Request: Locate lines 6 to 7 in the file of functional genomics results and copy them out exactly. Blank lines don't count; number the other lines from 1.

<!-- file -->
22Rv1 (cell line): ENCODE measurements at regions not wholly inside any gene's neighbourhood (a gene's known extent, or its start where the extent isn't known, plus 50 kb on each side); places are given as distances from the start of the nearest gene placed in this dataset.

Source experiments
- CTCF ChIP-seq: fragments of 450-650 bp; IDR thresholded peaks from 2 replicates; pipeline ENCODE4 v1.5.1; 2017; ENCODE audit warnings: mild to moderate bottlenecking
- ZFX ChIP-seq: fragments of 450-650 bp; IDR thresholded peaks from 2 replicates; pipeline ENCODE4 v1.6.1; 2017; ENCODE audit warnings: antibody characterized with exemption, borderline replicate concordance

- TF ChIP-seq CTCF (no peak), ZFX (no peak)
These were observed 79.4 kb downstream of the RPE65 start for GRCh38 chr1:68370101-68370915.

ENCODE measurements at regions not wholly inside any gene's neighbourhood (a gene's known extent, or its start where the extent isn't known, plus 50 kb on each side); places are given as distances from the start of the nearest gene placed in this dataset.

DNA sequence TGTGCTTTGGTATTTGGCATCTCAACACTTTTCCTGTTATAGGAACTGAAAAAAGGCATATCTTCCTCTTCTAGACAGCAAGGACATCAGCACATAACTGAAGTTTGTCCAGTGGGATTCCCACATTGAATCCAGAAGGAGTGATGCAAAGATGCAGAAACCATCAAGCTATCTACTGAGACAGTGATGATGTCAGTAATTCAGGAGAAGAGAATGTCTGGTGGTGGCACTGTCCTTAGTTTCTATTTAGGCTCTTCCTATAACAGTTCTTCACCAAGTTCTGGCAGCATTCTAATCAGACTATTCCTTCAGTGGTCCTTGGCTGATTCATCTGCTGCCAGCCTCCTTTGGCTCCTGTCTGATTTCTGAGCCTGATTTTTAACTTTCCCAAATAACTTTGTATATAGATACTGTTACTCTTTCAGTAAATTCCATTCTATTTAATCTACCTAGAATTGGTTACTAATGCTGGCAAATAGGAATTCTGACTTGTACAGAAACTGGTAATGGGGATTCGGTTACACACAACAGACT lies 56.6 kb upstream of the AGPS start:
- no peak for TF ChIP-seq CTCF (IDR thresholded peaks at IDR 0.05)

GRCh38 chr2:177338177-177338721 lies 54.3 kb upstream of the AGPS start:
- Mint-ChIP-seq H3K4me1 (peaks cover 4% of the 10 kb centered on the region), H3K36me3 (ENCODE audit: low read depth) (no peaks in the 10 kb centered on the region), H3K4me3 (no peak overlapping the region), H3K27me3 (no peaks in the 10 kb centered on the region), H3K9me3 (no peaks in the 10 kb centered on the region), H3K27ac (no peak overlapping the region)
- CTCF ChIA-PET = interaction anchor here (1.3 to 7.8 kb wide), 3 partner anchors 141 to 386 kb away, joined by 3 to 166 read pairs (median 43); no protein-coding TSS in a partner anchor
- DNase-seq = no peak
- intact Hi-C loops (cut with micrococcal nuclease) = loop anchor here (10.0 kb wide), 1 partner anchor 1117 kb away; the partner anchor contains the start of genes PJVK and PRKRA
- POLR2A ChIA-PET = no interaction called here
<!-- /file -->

These were observed 79.4 kb downstream of the RPE65 start for GRCh38 chr1:68370101-68370915.

ENCODE measurements at regions not wholly inside any gene's neighbourhood (a gene's known extent, or its start where the extent isn't known, plus 50 kb on each side); places are given as distances from the start of the nearest gene placed in this dataset.